An exploration of the beauty and value of algebra in apparently geometric problems

@solvemymaths asks this question:

What fraction is shaded?

It’s pretty clear from counting triangles that the answer is 1/8, but I like algebra, so I made a quick solution in Graspable Math, and learned something from it, so I thought I’d share.

Here’s the basic idea:
So at first glance, this is one of those proofs that feels like drudgery–didn’t the geometric flipping thing make more sense?–But the great thing about algebra is that it gives you new insights you wouldn’t have probably had otherwise. Let me ask you this: why is it 1/8th? Why did this construction lead to that ratio? Counting provides little insight–it just is. now look at the algebraic proof, and you get a quick hint: The 8 came from three factors of 2.
screen-shot-2016-12-01-at-2-40-59-pmOneFromPythagoras

Two of these 2’s appeared from the size difference between the large and small squares, and one appeared because we used the pythagorean theorem–essentially because we rotated the square while keeping it bounded in extent.

We can picture it like this: we started with the big square, then we shrunk it down, and rotated it in a particular way (keeping its total width fixed). The first of those operations took the area down by a factor of four, and the second by a factor of two.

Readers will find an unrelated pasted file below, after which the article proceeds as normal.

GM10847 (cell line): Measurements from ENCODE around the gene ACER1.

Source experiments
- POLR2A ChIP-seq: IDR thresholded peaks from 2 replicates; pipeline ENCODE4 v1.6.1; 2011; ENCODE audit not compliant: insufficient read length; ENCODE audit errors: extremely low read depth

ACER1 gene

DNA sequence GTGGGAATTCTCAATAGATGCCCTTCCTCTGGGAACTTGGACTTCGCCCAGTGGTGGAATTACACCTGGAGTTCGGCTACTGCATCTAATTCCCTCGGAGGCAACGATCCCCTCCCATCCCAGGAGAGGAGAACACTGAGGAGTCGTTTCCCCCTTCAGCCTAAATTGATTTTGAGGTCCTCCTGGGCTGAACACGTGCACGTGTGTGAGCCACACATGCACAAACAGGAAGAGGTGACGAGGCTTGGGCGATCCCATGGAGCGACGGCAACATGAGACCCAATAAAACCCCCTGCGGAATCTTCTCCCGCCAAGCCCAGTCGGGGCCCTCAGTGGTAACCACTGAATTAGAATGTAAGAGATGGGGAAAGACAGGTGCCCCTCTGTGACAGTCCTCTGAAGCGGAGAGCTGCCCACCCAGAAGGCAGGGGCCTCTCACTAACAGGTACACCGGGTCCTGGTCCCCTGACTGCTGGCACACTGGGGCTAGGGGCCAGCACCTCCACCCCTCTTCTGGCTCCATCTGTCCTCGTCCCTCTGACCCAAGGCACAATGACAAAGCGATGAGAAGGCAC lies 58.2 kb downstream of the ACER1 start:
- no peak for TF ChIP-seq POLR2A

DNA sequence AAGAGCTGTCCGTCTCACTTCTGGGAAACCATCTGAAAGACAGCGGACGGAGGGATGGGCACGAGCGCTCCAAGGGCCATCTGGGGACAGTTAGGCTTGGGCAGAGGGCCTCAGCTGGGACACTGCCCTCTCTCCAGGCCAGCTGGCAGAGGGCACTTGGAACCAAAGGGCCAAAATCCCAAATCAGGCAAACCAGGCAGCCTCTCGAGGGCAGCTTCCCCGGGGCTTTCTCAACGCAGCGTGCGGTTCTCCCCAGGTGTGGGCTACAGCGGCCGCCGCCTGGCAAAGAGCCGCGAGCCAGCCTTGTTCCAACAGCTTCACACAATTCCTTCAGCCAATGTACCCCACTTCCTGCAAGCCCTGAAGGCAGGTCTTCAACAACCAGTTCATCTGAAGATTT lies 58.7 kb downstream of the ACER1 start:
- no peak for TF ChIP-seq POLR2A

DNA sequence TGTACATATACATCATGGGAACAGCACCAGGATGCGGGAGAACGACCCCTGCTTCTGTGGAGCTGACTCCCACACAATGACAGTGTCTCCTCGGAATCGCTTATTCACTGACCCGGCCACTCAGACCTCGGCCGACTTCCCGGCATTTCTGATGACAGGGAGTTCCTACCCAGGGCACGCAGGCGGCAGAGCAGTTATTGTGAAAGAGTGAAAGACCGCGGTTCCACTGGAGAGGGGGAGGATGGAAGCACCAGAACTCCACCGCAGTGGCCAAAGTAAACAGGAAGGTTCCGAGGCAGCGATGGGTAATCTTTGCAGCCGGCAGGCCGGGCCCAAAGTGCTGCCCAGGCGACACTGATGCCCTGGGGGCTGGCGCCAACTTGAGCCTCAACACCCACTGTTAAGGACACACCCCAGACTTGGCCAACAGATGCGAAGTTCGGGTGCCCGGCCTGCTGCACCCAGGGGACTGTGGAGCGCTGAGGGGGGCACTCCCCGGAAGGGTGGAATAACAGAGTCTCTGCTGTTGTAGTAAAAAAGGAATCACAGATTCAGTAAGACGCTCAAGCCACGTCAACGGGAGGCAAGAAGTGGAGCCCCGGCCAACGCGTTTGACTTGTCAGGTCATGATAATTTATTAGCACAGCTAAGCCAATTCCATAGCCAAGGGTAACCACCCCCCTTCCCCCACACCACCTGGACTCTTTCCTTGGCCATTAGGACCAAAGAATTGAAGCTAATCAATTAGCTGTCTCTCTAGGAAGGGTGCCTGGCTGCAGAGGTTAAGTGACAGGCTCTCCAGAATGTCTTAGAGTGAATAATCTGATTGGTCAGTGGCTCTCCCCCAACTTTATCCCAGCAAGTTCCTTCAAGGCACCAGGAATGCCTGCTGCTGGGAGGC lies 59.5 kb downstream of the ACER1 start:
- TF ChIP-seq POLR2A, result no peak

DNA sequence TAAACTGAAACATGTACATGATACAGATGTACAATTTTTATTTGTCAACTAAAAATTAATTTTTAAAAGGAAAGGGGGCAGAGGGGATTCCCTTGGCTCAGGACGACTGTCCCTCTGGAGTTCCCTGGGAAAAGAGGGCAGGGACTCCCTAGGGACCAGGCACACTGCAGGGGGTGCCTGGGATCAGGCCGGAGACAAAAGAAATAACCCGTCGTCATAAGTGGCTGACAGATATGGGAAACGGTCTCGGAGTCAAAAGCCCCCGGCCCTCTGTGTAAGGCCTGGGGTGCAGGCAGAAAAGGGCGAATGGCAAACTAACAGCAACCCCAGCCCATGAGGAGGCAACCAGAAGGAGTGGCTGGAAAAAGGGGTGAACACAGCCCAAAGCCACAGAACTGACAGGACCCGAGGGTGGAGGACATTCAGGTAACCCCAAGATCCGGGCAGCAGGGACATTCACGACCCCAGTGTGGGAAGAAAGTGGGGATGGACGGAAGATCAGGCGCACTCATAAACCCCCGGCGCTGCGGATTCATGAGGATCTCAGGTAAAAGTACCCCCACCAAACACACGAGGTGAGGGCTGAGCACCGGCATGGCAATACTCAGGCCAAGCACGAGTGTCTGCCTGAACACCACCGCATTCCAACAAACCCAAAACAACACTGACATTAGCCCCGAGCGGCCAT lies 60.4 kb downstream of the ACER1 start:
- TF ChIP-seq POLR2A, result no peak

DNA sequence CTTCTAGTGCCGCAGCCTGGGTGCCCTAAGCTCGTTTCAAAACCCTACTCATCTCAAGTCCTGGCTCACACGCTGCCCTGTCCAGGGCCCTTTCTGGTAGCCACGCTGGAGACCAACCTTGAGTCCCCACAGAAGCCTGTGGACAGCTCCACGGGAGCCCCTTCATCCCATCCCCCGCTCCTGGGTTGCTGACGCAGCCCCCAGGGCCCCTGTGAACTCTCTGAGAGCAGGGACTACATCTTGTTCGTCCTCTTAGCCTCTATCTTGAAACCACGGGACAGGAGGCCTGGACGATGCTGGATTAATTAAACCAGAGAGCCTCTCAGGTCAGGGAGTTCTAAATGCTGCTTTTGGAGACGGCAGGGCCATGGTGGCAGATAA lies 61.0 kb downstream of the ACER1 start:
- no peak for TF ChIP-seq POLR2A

This immediately suggests, and tells us the answer to, two related problems, both of the "find the shaded area" type:

and

Some people say that algebra ‘proves things rigorously’. Maybe, but the real advantage of algebra is that it gives you the opportunity to see things in new ways, that help you understand why things are the way they are. Of course there are lots of answers to the ‘why’ question, and indeed lots of ways to get to the three magical 2’s in this example.  But the insights we get from algebra tend to be compelling, non-obvious, and powerful. And that’s what algebra is for (okay, that and a lot of other things too).

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